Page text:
What is already known about rigid line arrangements? By line arrangement, I mean a unions of lines in $\mathbb{P}^2_{\mathbb{C}}$ with fixed incidences. (Written in notation, I mean a collection of lines $\mathcal{L}$, a collection of points $\mathcal{P}$, and a set of incidences $\mathcal{I}\subset \mathcal{L}\times\mathcal{P}$ that determine which points lie on which lines.)

By rigid, I mean that all the unions of lines that satisfy the conditions of the arrangement are in the closure of the same $PGL_3$ orbit.

For example, we can pick four points $p_1,\ldots,p_4\in\mathbb{P}^2$ and draw the six lines between them. This arrangement is rigid because $PGL_3$ is 4-transitive on points.

For a more interesting example, we can let $p_1,\ldots,p_9$ be the nine flexes of a smooth plane cubic and draw the twelve lines that pass through three of the flexes. A proof of rigidity is given in http://alpha.math.uga.edu/~luca/hesse.pdf, but the idea is to first note that the flexes don't move in Hesse's pencil, so the construction is independent of j-invariant. Then, given a configuration of 12 lines with the same incidences as the Hesse configuration, you find a smooth cubic passing through the 9 points of concurrency, and then use all the relations you have from the 12 lines to show that those 9 points must be flex points.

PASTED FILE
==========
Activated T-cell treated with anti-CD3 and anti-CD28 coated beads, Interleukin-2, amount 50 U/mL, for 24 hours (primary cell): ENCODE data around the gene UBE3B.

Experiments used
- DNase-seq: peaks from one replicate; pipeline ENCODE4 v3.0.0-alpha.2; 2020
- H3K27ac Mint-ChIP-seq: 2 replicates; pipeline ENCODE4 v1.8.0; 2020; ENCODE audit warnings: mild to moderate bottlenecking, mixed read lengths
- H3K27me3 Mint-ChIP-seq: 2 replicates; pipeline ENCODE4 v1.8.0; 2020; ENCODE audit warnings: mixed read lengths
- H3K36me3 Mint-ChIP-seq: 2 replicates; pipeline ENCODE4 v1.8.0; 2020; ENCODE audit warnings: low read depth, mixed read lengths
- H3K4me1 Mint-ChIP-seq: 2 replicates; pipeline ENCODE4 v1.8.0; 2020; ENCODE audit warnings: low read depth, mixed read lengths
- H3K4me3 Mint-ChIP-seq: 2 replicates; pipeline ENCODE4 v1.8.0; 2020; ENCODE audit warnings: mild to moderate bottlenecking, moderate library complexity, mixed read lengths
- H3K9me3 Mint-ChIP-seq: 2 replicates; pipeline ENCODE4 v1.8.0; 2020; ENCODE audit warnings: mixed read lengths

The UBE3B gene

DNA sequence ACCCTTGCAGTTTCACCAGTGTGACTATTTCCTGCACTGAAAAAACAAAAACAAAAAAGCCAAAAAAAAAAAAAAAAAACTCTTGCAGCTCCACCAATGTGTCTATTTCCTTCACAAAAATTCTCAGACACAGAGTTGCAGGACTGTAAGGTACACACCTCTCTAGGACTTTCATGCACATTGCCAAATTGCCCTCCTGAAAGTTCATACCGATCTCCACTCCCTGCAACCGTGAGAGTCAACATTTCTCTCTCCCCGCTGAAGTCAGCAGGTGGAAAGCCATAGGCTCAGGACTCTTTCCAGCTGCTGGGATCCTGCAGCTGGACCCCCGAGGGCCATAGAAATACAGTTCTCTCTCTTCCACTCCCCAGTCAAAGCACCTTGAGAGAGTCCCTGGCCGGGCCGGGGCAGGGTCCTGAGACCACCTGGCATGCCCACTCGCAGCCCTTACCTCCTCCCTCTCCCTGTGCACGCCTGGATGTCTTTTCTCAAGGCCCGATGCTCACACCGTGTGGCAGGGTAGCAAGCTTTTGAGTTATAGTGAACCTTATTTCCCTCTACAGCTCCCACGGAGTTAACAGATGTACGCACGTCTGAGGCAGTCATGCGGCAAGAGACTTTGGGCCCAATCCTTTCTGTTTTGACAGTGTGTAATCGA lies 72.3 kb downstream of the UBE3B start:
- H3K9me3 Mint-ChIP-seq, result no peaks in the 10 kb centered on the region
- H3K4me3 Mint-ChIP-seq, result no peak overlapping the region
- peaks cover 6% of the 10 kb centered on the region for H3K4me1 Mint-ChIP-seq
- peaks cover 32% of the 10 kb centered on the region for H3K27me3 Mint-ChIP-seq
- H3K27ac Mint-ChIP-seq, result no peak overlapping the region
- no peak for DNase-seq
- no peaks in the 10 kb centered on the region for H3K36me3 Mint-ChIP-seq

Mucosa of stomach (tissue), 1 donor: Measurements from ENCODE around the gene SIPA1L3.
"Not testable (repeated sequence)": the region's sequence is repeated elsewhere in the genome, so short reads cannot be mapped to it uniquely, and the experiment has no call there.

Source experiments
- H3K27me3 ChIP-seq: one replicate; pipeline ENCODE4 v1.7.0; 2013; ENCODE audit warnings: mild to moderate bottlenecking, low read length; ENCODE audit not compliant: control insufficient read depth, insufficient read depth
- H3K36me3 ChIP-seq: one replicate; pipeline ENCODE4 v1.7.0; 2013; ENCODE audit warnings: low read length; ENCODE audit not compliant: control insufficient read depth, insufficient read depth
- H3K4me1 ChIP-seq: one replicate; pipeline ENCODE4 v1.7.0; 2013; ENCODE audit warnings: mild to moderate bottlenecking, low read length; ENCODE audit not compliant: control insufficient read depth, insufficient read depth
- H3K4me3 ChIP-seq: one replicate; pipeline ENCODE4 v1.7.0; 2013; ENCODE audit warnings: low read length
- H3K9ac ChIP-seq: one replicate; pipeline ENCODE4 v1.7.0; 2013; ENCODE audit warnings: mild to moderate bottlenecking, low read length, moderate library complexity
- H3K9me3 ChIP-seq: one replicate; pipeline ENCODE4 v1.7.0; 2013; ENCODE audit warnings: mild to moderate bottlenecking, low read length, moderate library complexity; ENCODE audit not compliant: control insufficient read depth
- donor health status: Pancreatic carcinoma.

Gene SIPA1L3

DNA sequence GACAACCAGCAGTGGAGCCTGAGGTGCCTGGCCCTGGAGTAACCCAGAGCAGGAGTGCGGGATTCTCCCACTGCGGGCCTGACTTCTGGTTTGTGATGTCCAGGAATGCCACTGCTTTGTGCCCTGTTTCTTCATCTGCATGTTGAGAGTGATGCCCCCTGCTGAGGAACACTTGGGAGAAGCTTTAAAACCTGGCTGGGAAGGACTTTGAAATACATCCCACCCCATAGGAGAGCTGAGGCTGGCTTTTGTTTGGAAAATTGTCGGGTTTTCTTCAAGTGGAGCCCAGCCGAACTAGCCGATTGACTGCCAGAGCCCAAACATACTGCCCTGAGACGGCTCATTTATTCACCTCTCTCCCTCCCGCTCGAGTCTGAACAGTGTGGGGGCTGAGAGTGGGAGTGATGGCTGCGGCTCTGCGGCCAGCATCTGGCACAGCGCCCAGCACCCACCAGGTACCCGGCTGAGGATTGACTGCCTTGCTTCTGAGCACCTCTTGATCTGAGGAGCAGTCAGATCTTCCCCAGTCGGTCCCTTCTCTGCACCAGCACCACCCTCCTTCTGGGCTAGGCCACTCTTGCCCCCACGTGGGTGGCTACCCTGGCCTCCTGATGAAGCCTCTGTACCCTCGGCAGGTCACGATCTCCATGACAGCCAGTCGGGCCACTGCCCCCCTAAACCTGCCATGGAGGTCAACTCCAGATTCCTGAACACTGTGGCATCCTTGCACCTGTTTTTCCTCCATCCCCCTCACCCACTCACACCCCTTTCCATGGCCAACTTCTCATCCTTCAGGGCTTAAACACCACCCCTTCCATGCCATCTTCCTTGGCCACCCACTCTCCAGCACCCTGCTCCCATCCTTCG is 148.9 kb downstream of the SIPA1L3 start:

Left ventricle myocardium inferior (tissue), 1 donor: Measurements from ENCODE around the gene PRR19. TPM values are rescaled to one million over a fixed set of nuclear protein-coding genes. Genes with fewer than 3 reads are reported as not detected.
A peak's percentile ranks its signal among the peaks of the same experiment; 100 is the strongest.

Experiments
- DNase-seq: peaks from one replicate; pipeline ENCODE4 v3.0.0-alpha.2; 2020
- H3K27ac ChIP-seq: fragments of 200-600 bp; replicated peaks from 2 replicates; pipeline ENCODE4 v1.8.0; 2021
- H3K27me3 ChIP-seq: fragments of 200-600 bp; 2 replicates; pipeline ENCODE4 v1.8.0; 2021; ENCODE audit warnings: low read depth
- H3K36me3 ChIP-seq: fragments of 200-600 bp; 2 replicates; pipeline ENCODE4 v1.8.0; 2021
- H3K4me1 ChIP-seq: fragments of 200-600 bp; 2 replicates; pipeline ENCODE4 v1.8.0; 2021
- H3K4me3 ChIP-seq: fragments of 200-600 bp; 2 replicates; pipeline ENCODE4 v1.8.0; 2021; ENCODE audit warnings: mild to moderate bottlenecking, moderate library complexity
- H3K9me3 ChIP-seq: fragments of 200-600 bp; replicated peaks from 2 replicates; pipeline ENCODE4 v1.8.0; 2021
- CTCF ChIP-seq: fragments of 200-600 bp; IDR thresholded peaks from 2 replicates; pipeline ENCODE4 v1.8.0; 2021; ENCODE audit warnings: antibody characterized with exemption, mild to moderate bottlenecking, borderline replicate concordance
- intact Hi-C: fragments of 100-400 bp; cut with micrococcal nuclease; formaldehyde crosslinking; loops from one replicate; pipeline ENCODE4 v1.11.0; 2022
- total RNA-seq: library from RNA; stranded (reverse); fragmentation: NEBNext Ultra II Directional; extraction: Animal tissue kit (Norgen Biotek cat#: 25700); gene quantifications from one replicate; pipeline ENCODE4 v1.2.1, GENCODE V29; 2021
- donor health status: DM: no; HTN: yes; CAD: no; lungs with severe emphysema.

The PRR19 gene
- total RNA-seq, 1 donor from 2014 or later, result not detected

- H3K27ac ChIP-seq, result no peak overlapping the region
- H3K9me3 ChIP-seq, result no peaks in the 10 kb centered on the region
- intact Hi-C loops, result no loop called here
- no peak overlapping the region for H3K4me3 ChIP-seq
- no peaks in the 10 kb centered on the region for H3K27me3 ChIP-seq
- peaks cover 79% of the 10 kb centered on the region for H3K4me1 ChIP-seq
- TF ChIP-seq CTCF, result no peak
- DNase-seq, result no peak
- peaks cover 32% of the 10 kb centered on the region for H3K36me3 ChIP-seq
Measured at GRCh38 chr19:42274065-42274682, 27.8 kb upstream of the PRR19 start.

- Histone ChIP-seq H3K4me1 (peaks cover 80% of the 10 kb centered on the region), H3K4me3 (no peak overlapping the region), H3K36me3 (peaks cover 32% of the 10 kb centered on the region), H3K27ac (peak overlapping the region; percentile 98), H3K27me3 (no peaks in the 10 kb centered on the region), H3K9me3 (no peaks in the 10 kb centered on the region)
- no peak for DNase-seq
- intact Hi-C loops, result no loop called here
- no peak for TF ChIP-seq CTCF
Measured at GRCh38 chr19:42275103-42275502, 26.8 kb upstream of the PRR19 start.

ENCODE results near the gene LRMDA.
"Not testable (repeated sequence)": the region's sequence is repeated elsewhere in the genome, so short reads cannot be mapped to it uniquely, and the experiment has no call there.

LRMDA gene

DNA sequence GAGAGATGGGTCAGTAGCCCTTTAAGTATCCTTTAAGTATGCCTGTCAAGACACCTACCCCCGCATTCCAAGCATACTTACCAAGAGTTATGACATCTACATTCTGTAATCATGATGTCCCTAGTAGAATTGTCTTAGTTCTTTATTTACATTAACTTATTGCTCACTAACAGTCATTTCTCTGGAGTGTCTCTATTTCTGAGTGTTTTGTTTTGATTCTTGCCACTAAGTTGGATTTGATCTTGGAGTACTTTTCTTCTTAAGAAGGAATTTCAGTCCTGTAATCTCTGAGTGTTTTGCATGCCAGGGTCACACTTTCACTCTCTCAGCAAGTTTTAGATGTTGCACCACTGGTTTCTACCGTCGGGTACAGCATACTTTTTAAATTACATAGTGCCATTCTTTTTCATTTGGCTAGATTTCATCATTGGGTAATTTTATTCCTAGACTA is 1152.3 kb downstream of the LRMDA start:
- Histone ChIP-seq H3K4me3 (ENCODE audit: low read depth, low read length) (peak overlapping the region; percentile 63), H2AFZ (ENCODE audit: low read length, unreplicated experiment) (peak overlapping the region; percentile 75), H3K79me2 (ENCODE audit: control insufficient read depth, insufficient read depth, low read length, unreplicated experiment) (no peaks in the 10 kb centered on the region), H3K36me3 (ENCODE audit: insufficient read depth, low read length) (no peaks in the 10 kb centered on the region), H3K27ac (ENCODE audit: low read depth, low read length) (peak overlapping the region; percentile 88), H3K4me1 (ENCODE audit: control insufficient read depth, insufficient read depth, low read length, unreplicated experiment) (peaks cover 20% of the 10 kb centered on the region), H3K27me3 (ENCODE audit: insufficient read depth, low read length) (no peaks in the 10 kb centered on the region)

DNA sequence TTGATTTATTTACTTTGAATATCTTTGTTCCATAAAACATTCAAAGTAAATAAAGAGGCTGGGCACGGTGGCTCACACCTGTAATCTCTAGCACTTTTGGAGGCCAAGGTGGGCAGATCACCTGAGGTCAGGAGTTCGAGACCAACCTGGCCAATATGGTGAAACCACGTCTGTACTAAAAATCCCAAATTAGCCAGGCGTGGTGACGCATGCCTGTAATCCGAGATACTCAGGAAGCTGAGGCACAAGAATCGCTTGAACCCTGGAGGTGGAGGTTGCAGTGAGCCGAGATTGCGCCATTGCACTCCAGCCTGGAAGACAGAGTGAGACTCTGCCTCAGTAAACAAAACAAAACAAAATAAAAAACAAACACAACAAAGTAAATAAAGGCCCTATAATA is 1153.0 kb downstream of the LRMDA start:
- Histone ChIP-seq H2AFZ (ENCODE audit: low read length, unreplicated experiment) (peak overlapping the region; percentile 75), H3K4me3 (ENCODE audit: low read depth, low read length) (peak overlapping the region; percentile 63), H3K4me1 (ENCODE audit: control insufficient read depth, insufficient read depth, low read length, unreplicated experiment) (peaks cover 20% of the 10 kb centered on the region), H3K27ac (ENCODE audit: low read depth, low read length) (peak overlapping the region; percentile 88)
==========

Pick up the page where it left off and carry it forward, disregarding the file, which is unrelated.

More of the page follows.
Unfortunately, my knowledge ends here. I don't know any other examples except for trivial ones, and I couldn't find anything with an internet search.